In a cleverly crafted piece on the rise and fall of sporting empires, institutions and individuals, Simon Barnes, writing in The Times 22/10/10 shows why he is light years ahead of the rest of the journalistic pack, with only fellow Times correspondent, Matt Syed, able to match him for depth and dimension. True, The Guardian has excellent investigative journalists with the likes of David Conn and Owen Gibson, but neither seem to have that ability to touch on the soft human underbelly of sport in the way that Barnes regularly achieves. Yes, sport has become a big nasty industry with all that goes with it; yes it is the new opiate of the masses; and yes it is extremely extravagant in the face of local and global poverty. But sport is still more than that. It has something of the essential human condition that so many sports journalists seem to miss. Not so Mr Barnes.

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The Three Trillion Dollar War, Joseph Stiglitz, Penguin, London, 2008

Ever wondered where all the money goes? Ever wondered why even in the richest countries in the world, Americans and the Brits struggle to get their schools funded, their health care sorted and their leisure facilities up-dated? It's been the same old story over the decades and next week we are told things in the UK are going to get a whole lot worse.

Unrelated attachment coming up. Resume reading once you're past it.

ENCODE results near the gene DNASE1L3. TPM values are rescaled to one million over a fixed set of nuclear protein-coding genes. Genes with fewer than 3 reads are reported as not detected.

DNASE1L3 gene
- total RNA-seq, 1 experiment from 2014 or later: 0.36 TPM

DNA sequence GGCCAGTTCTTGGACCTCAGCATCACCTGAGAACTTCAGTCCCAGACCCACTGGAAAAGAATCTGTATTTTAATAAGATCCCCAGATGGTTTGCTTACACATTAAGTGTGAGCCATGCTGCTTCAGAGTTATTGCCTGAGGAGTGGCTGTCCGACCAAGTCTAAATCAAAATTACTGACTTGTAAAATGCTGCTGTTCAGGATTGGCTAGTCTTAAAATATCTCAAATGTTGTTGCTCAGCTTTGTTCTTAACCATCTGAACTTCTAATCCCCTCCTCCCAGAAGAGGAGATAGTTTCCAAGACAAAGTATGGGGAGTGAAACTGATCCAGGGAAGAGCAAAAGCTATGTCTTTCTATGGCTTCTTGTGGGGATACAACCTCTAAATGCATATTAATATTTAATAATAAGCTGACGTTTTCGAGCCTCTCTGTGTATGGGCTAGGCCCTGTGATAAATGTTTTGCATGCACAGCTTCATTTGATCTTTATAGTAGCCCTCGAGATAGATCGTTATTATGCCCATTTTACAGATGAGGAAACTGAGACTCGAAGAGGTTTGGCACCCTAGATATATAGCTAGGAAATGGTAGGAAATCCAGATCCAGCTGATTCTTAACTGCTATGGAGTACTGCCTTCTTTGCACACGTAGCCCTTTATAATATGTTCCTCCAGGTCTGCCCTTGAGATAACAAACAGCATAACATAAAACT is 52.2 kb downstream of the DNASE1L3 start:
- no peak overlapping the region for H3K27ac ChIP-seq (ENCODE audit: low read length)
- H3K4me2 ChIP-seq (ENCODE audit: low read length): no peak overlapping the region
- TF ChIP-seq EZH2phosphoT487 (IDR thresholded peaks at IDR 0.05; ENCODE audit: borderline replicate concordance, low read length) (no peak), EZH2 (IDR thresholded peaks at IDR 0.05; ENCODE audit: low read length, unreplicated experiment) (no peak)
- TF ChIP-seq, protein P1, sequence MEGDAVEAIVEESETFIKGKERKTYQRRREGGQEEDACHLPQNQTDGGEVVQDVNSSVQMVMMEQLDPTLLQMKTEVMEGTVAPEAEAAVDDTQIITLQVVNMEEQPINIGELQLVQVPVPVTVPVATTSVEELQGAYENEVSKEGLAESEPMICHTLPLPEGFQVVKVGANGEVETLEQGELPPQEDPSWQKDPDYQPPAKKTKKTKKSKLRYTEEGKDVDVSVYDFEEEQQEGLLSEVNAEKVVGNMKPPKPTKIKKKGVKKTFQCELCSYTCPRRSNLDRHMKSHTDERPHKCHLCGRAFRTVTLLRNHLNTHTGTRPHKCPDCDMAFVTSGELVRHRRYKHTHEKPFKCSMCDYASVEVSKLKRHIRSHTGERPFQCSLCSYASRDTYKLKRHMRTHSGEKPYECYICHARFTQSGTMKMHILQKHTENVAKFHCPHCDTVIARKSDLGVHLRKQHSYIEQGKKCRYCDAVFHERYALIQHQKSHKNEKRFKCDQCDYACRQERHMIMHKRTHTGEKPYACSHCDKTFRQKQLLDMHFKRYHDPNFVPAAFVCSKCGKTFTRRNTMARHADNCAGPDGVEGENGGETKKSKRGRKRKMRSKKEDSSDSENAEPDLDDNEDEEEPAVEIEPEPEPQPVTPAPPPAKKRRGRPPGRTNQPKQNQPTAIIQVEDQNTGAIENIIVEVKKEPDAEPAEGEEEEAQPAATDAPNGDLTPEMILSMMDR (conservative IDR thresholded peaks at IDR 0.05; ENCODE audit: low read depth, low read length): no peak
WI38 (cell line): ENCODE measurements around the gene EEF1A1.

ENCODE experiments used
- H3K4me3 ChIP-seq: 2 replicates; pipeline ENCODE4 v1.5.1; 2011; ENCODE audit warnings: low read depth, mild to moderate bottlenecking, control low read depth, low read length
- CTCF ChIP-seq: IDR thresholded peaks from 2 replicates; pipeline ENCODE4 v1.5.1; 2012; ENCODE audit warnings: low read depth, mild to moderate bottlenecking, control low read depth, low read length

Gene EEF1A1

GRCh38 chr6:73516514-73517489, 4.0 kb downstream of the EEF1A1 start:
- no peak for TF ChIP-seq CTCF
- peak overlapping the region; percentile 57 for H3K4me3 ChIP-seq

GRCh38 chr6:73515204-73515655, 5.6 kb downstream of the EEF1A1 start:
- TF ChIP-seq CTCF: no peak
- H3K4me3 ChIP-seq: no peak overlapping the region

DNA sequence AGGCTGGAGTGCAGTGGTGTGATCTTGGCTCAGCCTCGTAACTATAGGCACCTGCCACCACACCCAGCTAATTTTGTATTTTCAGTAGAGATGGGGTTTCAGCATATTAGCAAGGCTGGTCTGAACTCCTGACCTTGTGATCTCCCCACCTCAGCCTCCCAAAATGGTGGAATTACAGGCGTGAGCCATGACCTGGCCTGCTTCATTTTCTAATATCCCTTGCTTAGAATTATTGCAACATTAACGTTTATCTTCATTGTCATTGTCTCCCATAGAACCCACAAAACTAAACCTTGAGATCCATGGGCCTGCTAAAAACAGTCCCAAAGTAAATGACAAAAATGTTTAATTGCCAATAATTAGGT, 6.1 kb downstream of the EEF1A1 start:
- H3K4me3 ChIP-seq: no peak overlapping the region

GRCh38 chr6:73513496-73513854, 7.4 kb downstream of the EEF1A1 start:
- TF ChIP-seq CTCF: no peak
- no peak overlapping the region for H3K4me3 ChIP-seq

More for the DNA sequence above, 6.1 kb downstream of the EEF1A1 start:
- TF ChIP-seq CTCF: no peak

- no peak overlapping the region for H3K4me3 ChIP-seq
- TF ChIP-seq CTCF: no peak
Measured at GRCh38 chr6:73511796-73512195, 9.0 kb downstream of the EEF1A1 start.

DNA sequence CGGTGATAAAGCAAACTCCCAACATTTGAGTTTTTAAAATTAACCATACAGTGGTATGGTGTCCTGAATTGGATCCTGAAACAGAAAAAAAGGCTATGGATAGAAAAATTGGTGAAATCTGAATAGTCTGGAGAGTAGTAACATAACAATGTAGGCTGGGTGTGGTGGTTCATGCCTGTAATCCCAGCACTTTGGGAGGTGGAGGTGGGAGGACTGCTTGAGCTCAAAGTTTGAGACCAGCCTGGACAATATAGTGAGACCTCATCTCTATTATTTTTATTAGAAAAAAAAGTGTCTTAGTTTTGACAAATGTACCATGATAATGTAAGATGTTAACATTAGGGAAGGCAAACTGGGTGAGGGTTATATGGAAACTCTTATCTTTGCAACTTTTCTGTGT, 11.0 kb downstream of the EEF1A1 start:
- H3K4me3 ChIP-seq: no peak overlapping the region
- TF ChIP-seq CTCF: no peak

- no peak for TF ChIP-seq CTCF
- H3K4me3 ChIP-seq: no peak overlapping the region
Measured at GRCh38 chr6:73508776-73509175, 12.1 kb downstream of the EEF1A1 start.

Ok, we know that a few billion are regularly siphoned off in city bonuses and quite a few more billion are sloshing around in the off shore bank accounts of a handful of obscenely rich entrepreneurs, industry barons, currency speculators and general city spivs. We will never forget that great little one-liner; behind every great fortune lies a great crime. The truth of that little saying grows louder by the day. But, in the general scheme of things, this stuff is small change. The really big money, it seems, is tied up in the military- industrial complex, where the sums are ultimately measured in trillions rather than millions and billions. So next time you're out trying to raise a few quid to keep your local sports centre open, just take the time to read Joseph Stiglitz's, The Three Trillion Dollar War and you will get a blunt reminder of where the big money, our public money, is going.